Emergency Exits are in every business, they are even required by most fire codes, but they are often an overlooked and worse even neglected integral part of a successful safety program. They should even be addressed in your Emergency Action Plan, but if you don’t address them correctly, it can result in OSHA fines, or worse an injured employee or customer.

OSHA standards for emergency exits require employers to do the following:

■ Keep exit routes free of explosive or highly flammable furnishings and other decorations.
Keep flammable chairs, and decorations, or even flammable clothing displays back from emergency exits.
■ Arrange exit routes so employees will not have to travel toward a high-hazard area unless the path of travel is effectively shielded from the high-hazard area.

emergency exits

If an exit route is through a backroom, between 2 giant stacks of cardboard boxes, or similar material, it probably won’t meet this standard.

■ Ensure that exit routes are unobstructed such as by materials, equipment, locked doors, or dead-end corridors.
Not only do exit routes and doors have to have a clear path of egress, you also need to ensure that the path doesn’t require weaving around items, or working through a maze of rooms.
■ Ensure that safeguards designed to protect employees during an emergency remain in good working order.
Do you have sprinklers? They need to be inspected regularly. Do you have emergency lights? They need to be inspected regularly. If you have things to protect people, they need to function, test them regularly don’t just trust that they will work during an emergency.
■ Provide lighting for exit routes adequate for employees with normal vision.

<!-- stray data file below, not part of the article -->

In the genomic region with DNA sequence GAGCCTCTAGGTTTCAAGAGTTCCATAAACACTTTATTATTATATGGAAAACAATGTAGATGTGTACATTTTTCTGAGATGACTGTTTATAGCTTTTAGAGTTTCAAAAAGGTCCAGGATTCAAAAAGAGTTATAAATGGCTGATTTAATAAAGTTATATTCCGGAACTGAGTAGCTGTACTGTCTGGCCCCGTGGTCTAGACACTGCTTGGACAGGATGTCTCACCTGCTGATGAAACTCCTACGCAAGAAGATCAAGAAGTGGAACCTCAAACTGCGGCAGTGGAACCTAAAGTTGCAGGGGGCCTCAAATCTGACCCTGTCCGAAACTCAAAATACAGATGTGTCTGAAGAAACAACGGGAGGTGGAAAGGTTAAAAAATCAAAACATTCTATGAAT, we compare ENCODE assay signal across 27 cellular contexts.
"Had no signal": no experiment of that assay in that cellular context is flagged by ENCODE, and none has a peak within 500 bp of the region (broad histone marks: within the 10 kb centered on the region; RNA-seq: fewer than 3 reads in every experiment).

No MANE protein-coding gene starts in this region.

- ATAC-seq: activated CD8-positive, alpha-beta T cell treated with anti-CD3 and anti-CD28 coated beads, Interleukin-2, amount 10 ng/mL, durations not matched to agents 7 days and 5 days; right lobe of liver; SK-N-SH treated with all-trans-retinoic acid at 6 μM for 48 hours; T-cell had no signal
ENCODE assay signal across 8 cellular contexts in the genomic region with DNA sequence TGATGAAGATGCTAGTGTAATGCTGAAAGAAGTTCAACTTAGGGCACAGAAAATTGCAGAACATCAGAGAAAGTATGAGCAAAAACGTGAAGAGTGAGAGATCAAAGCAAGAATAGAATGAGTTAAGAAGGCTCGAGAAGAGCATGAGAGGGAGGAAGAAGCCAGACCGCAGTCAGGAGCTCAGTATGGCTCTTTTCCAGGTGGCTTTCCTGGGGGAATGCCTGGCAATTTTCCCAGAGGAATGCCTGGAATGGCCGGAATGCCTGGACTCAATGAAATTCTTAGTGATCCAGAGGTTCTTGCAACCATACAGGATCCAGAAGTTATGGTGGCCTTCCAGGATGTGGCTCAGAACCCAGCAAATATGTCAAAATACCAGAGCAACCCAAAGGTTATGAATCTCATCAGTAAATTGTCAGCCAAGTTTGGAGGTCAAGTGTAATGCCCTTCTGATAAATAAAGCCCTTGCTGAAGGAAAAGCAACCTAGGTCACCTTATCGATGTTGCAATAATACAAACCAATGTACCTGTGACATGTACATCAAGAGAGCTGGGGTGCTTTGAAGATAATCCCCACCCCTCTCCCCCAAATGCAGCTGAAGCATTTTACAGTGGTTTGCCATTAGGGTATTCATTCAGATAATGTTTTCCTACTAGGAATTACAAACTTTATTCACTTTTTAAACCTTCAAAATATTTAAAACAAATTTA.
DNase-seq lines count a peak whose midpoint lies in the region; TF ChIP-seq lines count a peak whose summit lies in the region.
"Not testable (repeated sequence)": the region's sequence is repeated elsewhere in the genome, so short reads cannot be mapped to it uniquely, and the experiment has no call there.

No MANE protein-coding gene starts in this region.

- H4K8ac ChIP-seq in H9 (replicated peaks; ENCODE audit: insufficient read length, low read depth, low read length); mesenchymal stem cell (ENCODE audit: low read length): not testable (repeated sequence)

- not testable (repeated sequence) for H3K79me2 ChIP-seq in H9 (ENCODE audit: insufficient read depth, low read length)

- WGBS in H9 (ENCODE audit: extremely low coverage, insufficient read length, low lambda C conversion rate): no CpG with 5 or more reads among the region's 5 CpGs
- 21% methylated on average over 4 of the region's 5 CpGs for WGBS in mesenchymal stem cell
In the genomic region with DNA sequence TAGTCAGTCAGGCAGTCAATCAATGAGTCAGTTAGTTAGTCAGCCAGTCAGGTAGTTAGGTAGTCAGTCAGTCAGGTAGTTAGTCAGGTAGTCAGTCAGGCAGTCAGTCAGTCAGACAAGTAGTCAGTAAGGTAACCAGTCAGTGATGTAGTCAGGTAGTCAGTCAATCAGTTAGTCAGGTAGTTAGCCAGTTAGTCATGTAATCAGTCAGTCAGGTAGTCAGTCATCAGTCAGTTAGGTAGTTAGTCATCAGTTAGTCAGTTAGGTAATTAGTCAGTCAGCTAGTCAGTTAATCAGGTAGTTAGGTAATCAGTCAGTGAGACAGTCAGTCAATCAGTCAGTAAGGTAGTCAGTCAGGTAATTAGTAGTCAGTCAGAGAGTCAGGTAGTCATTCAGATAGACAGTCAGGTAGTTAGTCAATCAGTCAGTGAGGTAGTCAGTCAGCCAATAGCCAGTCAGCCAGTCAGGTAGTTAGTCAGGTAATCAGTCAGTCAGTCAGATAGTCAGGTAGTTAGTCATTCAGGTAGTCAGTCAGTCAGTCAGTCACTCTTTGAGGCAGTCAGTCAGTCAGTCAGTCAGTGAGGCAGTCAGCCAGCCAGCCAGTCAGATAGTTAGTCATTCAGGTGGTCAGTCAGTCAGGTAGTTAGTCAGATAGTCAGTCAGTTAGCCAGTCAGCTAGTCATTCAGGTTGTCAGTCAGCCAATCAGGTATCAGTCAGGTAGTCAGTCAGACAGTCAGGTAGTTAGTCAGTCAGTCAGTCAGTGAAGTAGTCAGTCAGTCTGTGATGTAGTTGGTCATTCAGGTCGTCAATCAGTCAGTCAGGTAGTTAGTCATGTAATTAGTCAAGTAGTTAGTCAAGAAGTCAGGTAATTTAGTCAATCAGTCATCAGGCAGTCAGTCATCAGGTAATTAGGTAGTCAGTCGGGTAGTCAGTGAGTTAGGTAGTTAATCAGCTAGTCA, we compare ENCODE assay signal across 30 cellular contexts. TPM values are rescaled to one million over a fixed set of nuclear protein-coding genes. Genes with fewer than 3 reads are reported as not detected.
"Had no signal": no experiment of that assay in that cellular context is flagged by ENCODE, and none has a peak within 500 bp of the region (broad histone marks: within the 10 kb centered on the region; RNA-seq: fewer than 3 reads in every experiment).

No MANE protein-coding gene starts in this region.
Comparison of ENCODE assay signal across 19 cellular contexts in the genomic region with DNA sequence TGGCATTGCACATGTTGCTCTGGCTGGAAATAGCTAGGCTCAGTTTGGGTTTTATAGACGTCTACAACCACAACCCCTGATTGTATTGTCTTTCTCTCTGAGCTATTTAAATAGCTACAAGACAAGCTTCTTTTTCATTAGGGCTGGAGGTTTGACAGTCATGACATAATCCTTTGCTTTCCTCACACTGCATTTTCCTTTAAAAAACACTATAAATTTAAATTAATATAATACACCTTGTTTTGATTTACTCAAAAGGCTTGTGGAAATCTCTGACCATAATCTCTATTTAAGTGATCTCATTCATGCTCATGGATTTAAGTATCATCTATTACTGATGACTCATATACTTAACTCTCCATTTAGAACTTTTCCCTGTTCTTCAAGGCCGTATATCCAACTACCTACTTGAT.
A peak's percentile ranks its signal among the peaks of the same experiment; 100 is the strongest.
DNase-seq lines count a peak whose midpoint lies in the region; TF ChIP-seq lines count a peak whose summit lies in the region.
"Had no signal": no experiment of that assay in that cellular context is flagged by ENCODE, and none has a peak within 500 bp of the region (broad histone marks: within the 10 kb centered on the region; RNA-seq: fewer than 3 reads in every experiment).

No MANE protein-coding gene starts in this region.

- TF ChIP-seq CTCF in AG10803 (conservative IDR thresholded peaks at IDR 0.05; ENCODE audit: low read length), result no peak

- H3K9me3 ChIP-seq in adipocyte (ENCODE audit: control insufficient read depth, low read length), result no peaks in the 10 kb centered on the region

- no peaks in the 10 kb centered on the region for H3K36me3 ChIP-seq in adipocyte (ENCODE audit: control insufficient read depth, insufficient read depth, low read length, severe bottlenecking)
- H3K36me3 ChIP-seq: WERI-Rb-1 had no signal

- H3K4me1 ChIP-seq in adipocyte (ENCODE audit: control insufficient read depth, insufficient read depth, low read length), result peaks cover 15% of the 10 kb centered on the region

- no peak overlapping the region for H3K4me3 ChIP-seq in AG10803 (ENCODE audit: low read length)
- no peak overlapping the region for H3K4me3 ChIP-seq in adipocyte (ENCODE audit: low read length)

blocked-fire-exitIf the lights in your business go out, do you have emergency lighting and is it adequate? You can actually purchase emergency lights that won’t be obtrusive, and blend in with your decor.
■ Keep exit route doors free of decorations or signs that obscure the visibility of exit route doors
We all love to have our business looking great on the inside, decorations, mentions of upcoming events, and such, but keep these things off emergency exit doors, keep the doors easily identifiable for there purpose.
■ Post signs along the exit access indicating the direction of travel to the nearest exit and exit discharge if that direction is not immediately apparent. Also, the line-of-sight to an exit sign must be clearly visible at all times.
Easiest way to check this, is stand in the middle of your business, can you clearly see an emergency exit? If not, you need to add a sign pointing towards the nearest exit. Now move around your business, do you see exits from all the different vantage points? Don’t forget store rooms, back offices and such.
■ Mark doors or passages along an exit access that could be mistaken for an exit “Not an Exit” or with a sign identifying its use (such as “Closet”).
Is your emergency exit the last door on the left, down a hallway? All other doors need to be marked as “not an exit”.
■ Install “EXIT” signs in plainly legible letters.
blocked emergency exitNo fancy script, no plain arrows, simple to read block letters.
■ Renew fire-retardant paints or solutions often enough to maintain their fire-retardant properties.
Did you have a wall painted with fire retardant paint to aid in an evacuation? Did you know even the manufacturer recommends refreshing it every couple of years? Don’t forget little maintenance like that.
■ Maintain exit routes during construction, repairs, or alterations.
Doing some renovations? Keep your exit routes clear, keep the signs visible, or offer secondary routes.
■ Provide an emergency alarm system to alert employees, unless employees can promptly see or smell a fire or other hazard in time to provide adequate warning to them.
Honestly, the baseline standard here, if your business is larger that a single room, you need some form of emergency alarm system.

I hope you understand these guidelines, use them as a baseline for your own emergency exits and exit routes. Check out your own business, or contact me and I will happily discuss setting up an audit, or just answer some of your questions.